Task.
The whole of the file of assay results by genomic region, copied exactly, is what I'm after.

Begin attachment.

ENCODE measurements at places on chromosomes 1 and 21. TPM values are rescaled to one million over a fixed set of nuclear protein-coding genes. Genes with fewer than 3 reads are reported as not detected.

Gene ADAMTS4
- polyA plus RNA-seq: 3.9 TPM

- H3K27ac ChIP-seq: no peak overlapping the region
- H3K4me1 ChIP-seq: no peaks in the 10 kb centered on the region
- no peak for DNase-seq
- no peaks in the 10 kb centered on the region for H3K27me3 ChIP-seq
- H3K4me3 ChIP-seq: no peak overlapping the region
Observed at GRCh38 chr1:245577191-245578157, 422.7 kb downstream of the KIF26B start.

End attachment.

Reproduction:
ENCODE measurements at places on chromosomes 1 and 21. TPM values are rescaled to one million over a fixed set of nuclear protein-coding genes. Genes with fewer than 3 reads are reported as not detected.

Gene ADAMTS4
- polyA plus RNA-seq: 3.9 TPM

- H3K27ac ChIP-seq: no peak overlapping the region
- H3K4me1 ChIP-seq: no peaks in the 10 kb centered on the region
- no peak for DNase-seq
- no peaks in the 10 kb centered on the region for H3K27me3 ChIP-seq
- H3K4me3 ChIP-seq: no peak overlapping the region
Observed at GRCh38 chr1:245577191-245578157, 422.7 kb downstream of the KIF26B start.